Student Course Evaluations: Are They Worth It?
Toward the end of most undergraduate and some graduate courses, students complete evaluations of the course just taken. While the cycle grinds on, the controversy over these evaluations grinds on as a sort of undertone to the academic process. Some students take course evaluations seriously; others don’t. Some faculty find course evaluations helpful; others hate them. In general, the controversy over student course evaluations swirls around several issues:
- Do student course evaluations provide a reliable basis for drawing conclusions about the quality of teaching? For example, several studies have shown that there is a strong correlation between students’ expectation of their grade in a given course and the positive/negative level of evaluation that they give for that course—what some call “reciprocal grading”: “You give me a good grade, and I’ll give you a positive evaluation.”
- Are students good judges of their own learning or of teaching? Consider that less academically adept students, who often are unaware of what they don’t know, frequently overestimate their academic performance, while better students, who have a clearer glimpse of what they don’t know, often underestimate their achievement. And how many students are able to reliably estimate whether their instructor is “knowledgeable” or “well prepared” in his/her field? Do student evaluations ultimately boil down to whether students “like” their professors?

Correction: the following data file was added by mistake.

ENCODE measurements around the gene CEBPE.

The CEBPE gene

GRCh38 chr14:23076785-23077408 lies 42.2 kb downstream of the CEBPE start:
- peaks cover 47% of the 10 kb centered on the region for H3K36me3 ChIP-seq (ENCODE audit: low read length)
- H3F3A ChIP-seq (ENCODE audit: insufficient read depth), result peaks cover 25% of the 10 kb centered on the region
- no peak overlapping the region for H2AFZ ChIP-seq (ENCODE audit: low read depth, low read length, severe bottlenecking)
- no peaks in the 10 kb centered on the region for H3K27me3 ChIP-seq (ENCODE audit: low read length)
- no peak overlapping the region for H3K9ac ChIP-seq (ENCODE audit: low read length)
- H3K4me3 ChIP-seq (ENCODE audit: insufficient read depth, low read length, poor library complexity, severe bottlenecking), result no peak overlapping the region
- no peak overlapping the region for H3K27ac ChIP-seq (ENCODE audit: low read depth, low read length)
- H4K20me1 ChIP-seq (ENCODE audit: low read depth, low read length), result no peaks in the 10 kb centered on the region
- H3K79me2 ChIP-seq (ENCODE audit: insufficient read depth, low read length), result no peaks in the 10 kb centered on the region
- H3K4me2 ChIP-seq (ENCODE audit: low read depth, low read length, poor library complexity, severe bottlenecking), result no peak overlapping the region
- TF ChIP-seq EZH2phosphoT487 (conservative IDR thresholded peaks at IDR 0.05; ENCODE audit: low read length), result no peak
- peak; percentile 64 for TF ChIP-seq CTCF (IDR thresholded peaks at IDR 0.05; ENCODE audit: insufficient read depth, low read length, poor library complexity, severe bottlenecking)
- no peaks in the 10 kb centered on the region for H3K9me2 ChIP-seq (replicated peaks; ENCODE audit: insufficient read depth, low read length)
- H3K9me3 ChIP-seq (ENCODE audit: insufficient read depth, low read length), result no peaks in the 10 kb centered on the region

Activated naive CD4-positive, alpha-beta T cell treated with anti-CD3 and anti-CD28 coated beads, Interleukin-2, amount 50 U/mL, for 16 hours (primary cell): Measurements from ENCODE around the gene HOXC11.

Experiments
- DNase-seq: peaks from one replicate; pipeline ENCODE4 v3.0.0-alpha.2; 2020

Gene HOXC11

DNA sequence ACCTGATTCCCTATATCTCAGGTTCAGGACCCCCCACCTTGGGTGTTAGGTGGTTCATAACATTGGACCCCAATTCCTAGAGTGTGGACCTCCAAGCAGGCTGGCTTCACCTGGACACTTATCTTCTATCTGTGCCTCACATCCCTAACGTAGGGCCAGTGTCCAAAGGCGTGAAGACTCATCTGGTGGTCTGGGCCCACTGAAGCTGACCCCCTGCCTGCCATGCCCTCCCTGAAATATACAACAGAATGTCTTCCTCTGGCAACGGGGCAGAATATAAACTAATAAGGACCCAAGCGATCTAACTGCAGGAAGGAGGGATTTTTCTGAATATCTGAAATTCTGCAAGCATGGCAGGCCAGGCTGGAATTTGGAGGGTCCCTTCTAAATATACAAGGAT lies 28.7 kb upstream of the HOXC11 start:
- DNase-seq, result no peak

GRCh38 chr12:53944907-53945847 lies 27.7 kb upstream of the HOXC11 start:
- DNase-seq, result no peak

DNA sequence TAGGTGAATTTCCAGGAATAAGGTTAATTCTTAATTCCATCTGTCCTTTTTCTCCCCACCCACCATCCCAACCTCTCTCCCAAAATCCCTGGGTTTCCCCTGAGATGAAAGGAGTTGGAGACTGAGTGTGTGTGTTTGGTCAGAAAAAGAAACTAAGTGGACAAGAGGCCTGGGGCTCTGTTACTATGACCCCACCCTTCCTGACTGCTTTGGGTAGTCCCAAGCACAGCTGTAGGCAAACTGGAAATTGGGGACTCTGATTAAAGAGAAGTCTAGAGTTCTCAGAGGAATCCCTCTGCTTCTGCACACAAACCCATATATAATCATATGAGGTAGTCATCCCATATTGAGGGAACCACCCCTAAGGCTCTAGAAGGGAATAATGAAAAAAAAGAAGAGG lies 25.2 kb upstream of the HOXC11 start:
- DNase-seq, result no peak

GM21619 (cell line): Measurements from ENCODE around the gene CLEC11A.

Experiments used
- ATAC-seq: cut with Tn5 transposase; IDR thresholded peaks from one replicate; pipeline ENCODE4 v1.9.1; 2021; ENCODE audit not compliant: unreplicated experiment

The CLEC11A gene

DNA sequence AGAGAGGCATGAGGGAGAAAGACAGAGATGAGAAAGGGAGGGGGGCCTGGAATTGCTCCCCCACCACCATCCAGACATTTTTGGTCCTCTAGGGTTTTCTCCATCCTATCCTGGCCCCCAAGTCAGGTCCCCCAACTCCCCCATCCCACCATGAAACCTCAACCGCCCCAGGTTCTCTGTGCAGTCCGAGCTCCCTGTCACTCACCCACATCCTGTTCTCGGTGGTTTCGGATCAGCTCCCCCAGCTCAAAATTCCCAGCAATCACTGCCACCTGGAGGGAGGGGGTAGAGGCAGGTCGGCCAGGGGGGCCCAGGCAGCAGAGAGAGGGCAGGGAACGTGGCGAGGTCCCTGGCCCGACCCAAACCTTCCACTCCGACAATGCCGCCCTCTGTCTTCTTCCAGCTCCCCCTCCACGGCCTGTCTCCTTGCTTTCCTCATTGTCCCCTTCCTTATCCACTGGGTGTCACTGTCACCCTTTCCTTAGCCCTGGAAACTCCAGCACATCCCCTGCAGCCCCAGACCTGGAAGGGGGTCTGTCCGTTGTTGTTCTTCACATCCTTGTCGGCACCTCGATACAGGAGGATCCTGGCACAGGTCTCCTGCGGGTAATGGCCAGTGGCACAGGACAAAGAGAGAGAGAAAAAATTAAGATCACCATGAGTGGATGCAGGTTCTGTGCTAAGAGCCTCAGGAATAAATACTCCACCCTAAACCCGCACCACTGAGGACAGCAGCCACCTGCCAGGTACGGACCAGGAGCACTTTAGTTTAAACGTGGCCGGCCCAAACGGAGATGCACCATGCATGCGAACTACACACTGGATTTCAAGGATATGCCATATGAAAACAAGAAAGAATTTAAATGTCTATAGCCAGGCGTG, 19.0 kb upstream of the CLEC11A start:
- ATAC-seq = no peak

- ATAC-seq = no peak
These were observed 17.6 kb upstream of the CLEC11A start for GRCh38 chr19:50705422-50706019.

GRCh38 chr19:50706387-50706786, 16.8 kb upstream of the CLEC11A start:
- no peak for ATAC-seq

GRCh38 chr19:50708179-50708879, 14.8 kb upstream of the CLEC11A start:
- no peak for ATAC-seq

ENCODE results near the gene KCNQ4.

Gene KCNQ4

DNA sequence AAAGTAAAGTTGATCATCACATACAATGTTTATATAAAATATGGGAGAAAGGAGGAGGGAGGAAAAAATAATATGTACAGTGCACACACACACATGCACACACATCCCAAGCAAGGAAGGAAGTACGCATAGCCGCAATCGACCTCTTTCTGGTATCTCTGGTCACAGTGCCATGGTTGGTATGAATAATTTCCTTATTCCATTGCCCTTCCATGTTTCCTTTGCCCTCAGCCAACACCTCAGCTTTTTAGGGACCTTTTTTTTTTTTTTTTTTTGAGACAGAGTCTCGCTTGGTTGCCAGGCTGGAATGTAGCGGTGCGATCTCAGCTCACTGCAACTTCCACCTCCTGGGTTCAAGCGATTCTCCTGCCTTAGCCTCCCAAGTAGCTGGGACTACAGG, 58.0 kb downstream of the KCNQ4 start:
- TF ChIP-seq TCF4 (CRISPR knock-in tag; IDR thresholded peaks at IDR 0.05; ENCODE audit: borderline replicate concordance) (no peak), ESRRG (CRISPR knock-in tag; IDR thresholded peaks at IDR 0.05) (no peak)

- Given that most colleges value academic rigor, but that students tend to associate rigor with negative instructor characteristics and that such negativity is reflected in evaluations, how should the data from student evaluations be utilized? Should the results be used in a major way, or at all, by a college to evaluate teaching? If the answer is no, how should ineffective or incompetent instructors be identified and weeded out?
Currently at Trinity College, results of student evaluations of graduate courses are provided only to the instructor and are not shared with administrators. In light of the many questions that surround such evaluations nationally, is that practice appropriate, or not? Whether you are a student or a faculty member, now is your chance to express your opinion!
To enhance your knowledge about student course evaluations, take a look at one or more of the following:
Frank Donoghue (Professor of English, Ohio State University), End-of-Term Conundrums, Part 2: Student Evaluations
Dennis E. Clayson, Student Course Evaluations: Are They Related to What Students Learn?
And don’t stop there. The literature on this topic is vast!